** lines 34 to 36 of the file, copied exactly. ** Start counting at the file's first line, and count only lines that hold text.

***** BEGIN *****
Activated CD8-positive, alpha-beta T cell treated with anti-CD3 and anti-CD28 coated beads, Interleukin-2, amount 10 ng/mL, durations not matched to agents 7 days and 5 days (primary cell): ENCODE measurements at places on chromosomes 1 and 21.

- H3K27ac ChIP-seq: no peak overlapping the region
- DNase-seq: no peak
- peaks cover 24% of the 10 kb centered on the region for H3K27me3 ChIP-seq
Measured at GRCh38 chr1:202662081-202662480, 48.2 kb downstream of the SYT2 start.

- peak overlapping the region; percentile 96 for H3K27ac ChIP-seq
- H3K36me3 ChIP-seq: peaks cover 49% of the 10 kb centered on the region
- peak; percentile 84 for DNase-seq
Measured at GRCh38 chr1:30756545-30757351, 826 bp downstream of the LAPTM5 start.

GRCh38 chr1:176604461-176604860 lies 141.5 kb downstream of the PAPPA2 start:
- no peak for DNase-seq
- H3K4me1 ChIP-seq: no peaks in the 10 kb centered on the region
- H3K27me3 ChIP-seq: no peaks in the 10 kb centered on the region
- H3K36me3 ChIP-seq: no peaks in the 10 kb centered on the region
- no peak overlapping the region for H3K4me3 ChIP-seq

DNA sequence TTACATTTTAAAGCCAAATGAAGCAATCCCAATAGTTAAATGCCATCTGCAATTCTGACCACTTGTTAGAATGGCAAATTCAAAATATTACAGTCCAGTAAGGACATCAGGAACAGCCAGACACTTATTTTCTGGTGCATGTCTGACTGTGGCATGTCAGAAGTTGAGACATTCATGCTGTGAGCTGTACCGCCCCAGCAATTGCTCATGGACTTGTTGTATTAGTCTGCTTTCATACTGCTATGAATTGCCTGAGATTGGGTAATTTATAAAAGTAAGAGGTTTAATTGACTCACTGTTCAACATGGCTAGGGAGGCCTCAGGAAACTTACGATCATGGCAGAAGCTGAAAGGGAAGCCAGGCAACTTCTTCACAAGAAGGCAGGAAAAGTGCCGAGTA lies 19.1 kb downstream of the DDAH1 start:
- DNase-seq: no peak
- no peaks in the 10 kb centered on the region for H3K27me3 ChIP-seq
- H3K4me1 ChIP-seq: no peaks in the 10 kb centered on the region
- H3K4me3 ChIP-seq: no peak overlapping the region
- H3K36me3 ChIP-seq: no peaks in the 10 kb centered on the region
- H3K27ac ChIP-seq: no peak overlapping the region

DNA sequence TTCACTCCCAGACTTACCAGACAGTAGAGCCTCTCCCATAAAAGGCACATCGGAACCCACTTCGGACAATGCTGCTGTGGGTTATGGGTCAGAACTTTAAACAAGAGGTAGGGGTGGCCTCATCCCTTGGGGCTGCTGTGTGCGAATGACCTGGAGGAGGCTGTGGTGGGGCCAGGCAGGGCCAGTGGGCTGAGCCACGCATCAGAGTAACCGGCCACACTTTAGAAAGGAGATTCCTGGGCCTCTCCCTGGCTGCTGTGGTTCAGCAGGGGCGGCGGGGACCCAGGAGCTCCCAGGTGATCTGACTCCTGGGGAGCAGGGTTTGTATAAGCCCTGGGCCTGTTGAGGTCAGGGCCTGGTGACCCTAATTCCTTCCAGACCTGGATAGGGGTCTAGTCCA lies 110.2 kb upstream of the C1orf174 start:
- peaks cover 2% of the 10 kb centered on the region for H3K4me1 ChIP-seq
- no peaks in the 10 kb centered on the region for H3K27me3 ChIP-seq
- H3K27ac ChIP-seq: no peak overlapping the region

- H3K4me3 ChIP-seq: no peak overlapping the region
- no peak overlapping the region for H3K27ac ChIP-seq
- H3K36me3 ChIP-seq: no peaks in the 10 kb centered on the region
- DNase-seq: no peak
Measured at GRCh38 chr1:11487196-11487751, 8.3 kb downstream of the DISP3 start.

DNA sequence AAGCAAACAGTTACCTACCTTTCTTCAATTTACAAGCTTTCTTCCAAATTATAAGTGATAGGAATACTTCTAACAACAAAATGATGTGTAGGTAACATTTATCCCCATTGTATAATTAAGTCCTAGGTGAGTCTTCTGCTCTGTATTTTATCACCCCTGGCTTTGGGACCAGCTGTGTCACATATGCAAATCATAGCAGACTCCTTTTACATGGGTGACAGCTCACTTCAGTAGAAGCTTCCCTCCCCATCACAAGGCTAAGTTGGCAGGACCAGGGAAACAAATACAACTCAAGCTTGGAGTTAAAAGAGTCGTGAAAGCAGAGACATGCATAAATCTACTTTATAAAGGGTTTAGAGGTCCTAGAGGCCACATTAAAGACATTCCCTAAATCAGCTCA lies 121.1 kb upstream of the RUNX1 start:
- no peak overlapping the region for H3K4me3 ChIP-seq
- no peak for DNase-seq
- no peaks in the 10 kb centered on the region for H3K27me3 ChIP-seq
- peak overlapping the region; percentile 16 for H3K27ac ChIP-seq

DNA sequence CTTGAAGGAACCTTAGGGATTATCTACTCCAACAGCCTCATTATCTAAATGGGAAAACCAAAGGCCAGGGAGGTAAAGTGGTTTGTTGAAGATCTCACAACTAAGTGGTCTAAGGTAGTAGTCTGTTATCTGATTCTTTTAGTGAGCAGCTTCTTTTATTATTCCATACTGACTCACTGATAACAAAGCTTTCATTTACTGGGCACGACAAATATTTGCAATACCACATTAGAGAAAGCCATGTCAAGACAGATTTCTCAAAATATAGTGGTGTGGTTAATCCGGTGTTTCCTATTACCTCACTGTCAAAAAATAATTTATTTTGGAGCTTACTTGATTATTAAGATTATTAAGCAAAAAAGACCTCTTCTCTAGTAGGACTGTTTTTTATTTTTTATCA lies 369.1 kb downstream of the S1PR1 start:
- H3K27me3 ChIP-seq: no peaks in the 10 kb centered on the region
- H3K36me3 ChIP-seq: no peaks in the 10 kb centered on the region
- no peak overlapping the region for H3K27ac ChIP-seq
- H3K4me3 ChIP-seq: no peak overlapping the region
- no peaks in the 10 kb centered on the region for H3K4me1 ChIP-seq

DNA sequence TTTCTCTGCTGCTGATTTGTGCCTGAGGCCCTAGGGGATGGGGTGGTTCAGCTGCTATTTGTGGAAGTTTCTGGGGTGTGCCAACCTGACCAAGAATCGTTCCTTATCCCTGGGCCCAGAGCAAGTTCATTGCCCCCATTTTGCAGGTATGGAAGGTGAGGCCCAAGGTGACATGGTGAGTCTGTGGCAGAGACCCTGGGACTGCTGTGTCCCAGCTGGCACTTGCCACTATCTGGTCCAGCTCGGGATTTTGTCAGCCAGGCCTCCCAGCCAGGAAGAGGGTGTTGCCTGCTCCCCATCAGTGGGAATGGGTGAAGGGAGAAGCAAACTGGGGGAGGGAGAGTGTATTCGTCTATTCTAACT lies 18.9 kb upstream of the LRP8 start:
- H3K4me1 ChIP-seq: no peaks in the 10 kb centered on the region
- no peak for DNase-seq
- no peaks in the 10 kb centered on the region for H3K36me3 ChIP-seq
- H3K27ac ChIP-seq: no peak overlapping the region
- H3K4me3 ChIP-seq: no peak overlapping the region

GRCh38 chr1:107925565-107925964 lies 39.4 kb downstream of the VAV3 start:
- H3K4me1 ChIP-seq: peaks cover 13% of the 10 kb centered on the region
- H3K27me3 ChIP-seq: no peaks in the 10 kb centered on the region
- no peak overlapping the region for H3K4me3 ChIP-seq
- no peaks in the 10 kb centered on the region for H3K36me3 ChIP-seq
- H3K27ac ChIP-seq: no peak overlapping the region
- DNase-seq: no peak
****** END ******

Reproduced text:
- no peak for DNase-seq
- no peaks in the 10 kb centered on the region for H3K27me3 ChIP-seq
- peak overlapping the region; percentile 16 for H3K27ac ChIP-seq